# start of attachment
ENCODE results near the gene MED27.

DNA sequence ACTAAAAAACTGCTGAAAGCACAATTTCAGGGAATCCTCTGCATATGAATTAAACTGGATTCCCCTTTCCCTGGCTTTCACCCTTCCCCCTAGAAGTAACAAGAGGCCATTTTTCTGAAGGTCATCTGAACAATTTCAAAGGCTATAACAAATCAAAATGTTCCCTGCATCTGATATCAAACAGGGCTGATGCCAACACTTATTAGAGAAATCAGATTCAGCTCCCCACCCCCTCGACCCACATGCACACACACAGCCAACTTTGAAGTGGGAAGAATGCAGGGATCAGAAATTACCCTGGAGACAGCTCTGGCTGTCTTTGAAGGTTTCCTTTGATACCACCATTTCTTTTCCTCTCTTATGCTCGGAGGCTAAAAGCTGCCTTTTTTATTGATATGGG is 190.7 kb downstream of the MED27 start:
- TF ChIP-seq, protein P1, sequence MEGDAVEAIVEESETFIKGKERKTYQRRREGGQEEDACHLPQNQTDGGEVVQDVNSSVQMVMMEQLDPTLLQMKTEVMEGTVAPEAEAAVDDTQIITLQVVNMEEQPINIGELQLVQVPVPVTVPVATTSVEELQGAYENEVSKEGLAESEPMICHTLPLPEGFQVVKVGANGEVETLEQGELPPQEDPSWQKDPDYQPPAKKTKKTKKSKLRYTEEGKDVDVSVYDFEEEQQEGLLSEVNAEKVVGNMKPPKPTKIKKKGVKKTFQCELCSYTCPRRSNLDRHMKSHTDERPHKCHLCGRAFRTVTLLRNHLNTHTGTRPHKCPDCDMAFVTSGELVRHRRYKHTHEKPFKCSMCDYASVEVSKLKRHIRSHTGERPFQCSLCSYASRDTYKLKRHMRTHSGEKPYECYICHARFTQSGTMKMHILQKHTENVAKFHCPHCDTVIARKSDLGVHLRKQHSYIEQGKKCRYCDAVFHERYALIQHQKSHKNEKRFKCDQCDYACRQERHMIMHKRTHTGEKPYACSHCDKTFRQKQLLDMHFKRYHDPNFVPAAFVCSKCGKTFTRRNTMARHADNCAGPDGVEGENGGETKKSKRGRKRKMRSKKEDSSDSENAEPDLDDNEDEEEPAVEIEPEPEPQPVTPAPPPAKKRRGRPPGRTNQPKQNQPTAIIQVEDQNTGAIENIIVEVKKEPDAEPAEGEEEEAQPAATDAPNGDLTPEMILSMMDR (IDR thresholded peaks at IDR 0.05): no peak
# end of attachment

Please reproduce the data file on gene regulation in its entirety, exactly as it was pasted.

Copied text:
ENCODE results near the gene MED27.

DNA sequence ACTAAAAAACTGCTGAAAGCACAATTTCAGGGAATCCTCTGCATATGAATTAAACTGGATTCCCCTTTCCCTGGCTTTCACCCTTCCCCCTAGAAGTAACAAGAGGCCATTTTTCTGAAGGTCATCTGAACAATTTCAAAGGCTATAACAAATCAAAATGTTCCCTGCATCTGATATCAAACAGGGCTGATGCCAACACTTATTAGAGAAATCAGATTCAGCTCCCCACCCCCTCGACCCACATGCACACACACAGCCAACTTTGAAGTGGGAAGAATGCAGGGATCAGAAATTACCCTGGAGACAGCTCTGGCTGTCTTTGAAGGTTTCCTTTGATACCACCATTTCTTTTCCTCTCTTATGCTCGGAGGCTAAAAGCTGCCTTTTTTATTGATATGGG is 190.7 kb downstream of the MED27 start:
- TF ChIP-seq, protein P1, sequence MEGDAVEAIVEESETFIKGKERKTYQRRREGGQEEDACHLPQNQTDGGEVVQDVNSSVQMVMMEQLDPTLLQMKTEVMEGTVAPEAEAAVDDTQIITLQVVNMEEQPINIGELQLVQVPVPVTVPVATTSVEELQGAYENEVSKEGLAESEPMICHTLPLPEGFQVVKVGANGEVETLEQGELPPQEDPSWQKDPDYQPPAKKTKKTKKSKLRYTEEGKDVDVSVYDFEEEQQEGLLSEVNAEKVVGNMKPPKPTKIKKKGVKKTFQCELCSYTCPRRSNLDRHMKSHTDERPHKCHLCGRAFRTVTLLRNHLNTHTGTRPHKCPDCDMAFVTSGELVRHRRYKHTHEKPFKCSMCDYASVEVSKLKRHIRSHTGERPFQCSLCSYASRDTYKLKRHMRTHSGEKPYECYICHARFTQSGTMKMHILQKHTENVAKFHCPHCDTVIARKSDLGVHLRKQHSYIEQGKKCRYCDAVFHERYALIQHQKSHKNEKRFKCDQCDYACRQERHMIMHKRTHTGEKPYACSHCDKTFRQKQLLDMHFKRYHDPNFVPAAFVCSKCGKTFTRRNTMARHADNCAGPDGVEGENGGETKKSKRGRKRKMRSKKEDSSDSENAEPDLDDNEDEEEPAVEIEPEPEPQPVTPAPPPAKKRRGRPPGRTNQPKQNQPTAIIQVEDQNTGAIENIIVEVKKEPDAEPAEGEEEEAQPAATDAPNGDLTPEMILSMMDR (IDR thresholded peaks at IDR 0.05): no peak